Featured: Some Mulches Control Weeds
in Container Nurseries
APOPKA, Florida – Some mulches are effective in controlling weeds in container nurseries, providing a more sustainable alternative to pre-emergent herbicide applications, based on the results of a University of Florida study.
Through a Southern Sustainable Agriculture Research and Education (SSARE) On-Farm Research Grant, horticulturist Stephen Christopher Marble and his colleagues analyzed the effectiveness of nearly a dozen mulch treatments in container-grown podocarpus and elm trees, comparing them to a non-treated control and pre-emergent herbicide applications. The mulches included pine bark nuggets, pine bark nuggets with a tackifier (a sticky adhesive that binds the mulch to the soil), hardwood mulch, hardwood mulch with a tackifier, newspaper slurry, newspaper slurry with pine bark nuggets, sawdust, sawdust with a tackifier, ryegrass mulch and plastic mulch.
Across all trials and years, researchers found that pine bark treatments (alone or with the newspaper slurry) resulted in the greatest reduction in weed biomass (79 to 97 percent reduction) and a 66 to 91 percent reduction in hand weeding times. Plastic mulch wrapped around the containers also had the same effect.
“Growers wishing to use mulch for long-term weed control in container production could use pine bark nuggets or potentially wrap pots in plastic,” said Marble. “Both of these mulching methods reduced weeding time and weed biomass by 60 to 90 percent compared with using no mulch material at all, and outperformed the use of a single pre-emergence herbicide application.”
Most of the mulch treatments studied significantly reduced weed biomass compared to the non-treated control. Sawdust and hardwood treatments did not significantly reduce weeding time. Researchers suspect the wood material held more moisture, contributing to greater weed germination, as well as decomposing more rapidly.
Compared to the herbicide treatments, the mulch treatments provided just as much benefit. Researchers noted that herbicide treatments performed more poorly once the single use application wore off; additional treatments needed to be applied to continue providing a benefit.
“The other mulch materials that were evaluated also provided a benefit and could potentially be utilized,” said Marble. Researchers noted that growers would need to weigh the costs of mulch treatments compared to multiple pre-emergent herbicide applications. In Florida, for example, a pre-emergence herbicide application would be applied every 5-6 weeks to maintain expected weed control.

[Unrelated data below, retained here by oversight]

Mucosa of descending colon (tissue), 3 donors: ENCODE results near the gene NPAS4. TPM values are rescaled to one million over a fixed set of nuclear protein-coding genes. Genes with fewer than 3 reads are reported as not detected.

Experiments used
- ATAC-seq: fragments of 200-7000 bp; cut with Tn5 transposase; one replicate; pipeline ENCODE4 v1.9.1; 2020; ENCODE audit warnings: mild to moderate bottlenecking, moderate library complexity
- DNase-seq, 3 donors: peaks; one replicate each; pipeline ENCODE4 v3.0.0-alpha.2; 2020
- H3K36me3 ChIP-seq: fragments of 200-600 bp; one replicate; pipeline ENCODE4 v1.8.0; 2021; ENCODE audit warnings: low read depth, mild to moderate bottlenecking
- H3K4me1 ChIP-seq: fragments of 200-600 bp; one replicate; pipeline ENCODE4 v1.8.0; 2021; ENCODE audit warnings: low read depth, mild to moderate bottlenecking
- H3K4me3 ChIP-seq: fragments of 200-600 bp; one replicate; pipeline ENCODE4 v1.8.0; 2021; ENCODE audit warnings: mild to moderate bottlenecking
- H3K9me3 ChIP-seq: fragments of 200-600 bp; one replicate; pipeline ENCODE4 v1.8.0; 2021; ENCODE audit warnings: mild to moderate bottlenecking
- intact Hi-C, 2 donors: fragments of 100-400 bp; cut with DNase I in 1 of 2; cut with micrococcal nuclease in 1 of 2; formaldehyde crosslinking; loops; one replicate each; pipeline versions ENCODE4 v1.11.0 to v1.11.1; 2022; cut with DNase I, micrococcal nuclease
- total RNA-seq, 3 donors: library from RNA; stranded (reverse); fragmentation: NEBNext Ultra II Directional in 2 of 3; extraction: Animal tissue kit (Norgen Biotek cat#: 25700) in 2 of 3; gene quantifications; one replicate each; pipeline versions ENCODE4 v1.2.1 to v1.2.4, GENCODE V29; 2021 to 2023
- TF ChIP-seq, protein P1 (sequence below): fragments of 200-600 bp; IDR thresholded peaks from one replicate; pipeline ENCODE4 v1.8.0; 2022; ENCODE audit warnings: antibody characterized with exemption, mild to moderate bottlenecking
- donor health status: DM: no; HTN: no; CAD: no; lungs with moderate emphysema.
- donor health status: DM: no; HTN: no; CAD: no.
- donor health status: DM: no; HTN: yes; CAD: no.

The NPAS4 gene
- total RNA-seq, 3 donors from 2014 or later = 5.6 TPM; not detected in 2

SARE State Coordinators are vital for expanding sustainable agriculture training for Extension, NRCS, and other agricultural professionals, who will then help producers transition to a more sustainable agriculture.
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SARE IN FLORIDA
The Florida SARE program is facilitated through a joint collaboration between the University of Florida and Florida Agricultural and Mechanical University. We work together to deliver a program that enhances the environmental, social, and economic sustainability of the state through research and education. Florida SARE partners with researchers, extension faculty, producers, and community organizations to research and implement the best science-based practices available in all aspects of Florida’s agricultural system. In addition to research, SARE is dedicated to providing education in sustainable agriculture through various trainings offered each year.
Our work provides researchers and producers with valuable information regarding sustainability of legume- and grass-based beef production systems in the Southeastern U.S. by quantifying greenhouse gases coming from excreta of beef cattle fed either of these diets.
Professional Development Program
Within each state, agricultural educators work directly with farmers and ranchers to further sustainable agriculture production and marketing practices. Through a program called the Professional Development Program (PDP), SARE state ag coordinators provide support for sustainable agriculture education and outreach strategies.
SARE and the National Association of County Agricultural Agents (NACAA) offer the Sustainable Agriculture Fellows Program, which enhances Cooperative Extension personnel’s understanding of sustainable agriculture and provides broad-based, national exposure to successful and unique sustainable agriculture programs.